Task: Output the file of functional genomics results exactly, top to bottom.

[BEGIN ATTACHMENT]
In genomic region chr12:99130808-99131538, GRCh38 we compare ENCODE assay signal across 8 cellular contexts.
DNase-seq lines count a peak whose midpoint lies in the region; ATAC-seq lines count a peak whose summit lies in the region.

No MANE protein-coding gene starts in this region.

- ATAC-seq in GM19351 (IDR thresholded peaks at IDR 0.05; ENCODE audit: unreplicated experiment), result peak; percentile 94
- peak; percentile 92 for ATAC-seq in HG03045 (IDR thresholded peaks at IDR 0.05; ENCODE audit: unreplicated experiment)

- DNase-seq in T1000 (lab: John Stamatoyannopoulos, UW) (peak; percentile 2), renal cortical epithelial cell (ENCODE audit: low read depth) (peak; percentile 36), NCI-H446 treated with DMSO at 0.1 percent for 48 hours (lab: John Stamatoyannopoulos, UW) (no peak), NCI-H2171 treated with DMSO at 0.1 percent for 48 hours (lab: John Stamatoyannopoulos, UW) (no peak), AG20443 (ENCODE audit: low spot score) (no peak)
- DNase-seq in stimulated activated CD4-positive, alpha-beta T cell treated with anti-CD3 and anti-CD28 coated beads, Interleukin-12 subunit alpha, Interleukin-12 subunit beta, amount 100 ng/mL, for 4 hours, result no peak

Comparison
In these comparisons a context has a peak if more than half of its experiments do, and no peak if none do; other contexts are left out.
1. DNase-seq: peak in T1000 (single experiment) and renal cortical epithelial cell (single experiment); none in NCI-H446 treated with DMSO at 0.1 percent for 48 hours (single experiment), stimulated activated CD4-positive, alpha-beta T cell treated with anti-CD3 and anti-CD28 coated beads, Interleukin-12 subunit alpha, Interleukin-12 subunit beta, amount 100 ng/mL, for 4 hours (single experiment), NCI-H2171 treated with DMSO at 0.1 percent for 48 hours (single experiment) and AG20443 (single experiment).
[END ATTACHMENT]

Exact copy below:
In genomic region chr12:99130808-99131538, GRCh38 we compare ENCODE assay signal across 8 cellular contexts.
DNase-seq lines count a peak whose midpoint lies in the region; ATAC-seq lines count a peak whose summit lies in the region.

No MANE protein-coding gene starts in this region.

- ATAC-seq in GM19351 (IDR thresholded peaks at IDR 0.05; ENCODE audit: unreplicated experiment), result peak; percentile 94
- peak; percentile 92 for ATAC-seq in HG03045 (IDR thresholded peaks at IDR 0.05; ENCODE audit: unreplicated experiment)

- DNase-seq in T1000 (lab: John Stamatoyannopoulos, UW) (peak; percentile 2), renal cortical epithelial cell (ENCODE audit: low read depth) (peak; percentile 36), NCI-H446 treated with DMSO at 0.1 percent for 48 hours (lab: John Stamatoyannopoulos, UW) (no peak), NCI-H2171 treated with DMSO at 0.1 percent for 48 hours (lab: John Stamatoyannopoulos, UW) (no peak), AG20443 (ENCODE audit: low spot score) (no peak)
- DNase-seq in stimulated activated CD4-positive, alpha-beta T cell treated with anti-CD3 and anti-CD28 coated beads, Interleukin-12 subunit alpha, Interleukin-12 subunit beta, amount 100 ng/mL, for 4 hours, result no peak

Comparison
In these comparisons a context has a peak if more than half of its experiments do, and no peak if none do; other contexts are left out.
1. DNase-seq: peak in T1000 (single experiment) and renal cortical epithelial cell (single experiment); none in NCI-H446 treated with DMSO at 0.1 percent for 48 hours (single experiment), stimulated activated CD4-positive, alpha-beta T cell treated with anti-CD3 and anti-CD28 coated beads, Interleukin-12 subunit alpha, Interleukin-12 subunit beta, amount 100 ng/mL, for 4 hours (single experiment), NCI-H2171 treated with DMSO at 0.1 percent for 48 hours (single experiment) and AG20443 (single experiment).